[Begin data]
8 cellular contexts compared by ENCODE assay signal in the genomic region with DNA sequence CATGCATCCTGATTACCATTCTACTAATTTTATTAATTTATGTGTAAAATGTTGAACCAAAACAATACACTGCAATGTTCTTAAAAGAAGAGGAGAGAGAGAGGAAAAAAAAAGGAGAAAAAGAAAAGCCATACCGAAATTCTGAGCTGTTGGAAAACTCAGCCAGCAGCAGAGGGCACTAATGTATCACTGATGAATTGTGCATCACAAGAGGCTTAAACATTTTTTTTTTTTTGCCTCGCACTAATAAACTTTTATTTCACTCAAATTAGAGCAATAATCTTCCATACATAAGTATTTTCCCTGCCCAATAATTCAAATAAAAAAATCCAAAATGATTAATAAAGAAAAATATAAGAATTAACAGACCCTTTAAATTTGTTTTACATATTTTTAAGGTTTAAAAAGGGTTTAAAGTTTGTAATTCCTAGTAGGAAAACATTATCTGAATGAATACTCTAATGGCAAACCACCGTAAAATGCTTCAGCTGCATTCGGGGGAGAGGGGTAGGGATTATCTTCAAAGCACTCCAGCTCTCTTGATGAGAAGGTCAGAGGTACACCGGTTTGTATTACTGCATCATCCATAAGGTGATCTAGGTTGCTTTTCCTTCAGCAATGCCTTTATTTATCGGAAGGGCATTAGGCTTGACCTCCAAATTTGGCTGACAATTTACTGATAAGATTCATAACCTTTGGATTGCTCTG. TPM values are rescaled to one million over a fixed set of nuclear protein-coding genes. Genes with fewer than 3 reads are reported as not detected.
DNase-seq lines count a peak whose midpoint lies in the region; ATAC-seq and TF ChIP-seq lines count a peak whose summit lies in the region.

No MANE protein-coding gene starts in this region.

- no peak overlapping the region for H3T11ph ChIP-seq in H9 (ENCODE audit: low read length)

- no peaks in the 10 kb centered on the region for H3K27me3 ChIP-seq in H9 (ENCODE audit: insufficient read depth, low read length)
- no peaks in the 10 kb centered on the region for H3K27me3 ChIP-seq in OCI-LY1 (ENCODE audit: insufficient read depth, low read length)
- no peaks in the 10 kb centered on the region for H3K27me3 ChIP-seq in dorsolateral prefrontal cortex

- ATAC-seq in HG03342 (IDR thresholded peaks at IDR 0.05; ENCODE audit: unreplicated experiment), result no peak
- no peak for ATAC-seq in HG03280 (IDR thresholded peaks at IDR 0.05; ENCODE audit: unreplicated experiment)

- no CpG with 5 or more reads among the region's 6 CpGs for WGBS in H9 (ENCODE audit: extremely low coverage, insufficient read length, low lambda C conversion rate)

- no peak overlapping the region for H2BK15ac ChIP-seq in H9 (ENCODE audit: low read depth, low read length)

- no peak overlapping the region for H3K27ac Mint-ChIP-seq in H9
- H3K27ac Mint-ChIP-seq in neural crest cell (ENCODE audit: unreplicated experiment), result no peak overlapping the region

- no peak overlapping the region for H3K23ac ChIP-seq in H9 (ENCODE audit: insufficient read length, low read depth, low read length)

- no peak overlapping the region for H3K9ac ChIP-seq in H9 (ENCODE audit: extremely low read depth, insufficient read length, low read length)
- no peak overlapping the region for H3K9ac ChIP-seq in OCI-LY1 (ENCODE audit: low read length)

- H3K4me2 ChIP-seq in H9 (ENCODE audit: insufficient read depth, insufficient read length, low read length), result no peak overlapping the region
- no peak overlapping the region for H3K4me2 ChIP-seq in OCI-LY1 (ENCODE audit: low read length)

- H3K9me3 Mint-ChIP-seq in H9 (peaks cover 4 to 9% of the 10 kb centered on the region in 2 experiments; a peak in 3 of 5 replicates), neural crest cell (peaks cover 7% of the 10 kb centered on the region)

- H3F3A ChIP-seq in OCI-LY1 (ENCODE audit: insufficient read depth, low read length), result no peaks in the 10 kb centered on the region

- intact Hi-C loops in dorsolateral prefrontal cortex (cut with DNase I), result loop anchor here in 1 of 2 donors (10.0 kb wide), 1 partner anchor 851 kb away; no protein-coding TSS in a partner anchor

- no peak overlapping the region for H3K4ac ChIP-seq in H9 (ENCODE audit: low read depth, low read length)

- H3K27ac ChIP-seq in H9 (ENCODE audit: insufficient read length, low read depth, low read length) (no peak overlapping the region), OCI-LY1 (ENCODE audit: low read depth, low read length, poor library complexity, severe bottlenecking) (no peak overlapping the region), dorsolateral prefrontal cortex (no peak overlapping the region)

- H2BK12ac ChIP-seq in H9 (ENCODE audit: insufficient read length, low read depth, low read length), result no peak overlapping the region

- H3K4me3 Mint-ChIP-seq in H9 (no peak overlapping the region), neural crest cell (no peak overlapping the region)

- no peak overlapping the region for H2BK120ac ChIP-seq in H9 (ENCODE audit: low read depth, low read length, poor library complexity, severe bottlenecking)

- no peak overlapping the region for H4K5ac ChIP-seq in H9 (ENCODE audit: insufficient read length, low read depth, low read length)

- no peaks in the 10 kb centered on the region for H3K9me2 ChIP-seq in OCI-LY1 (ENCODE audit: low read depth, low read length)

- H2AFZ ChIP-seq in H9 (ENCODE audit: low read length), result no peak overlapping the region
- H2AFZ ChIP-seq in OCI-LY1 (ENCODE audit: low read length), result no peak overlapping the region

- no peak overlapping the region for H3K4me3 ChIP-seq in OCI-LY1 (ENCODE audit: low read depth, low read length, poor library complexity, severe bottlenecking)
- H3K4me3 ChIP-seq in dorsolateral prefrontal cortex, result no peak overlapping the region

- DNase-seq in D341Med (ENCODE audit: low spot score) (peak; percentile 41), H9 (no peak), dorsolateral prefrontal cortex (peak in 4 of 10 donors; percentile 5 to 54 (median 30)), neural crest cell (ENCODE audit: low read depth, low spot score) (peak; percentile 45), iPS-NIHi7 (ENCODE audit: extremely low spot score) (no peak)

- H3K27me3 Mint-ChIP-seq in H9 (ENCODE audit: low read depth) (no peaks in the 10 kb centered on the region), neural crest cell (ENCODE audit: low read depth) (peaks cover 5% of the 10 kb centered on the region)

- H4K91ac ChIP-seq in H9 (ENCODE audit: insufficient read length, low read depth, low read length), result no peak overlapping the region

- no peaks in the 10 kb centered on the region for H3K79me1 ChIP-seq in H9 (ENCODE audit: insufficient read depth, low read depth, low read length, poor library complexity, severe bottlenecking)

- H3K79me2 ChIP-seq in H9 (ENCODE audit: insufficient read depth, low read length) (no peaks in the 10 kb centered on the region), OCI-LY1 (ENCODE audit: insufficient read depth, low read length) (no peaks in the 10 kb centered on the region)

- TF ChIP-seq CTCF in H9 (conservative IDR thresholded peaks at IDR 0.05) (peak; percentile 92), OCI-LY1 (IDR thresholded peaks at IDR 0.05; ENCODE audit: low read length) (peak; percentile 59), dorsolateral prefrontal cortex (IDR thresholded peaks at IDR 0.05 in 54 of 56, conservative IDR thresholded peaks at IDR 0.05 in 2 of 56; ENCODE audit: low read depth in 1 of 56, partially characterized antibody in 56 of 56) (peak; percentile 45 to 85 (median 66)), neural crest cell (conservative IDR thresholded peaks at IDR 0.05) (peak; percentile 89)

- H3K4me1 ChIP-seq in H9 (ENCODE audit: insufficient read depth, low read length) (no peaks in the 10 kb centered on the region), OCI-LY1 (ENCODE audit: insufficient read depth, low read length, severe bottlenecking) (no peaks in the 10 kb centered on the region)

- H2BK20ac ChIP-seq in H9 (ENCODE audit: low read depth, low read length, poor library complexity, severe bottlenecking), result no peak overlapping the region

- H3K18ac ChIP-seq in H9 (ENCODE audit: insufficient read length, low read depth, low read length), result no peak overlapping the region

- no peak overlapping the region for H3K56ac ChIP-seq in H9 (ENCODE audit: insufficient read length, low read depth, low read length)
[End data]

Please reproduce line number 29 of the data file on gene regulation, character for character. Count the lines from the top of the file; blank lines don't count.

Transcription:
- H2AFZ ChIP-seq in H9 (ENCODE audit: low read length), result no peak overlapping the region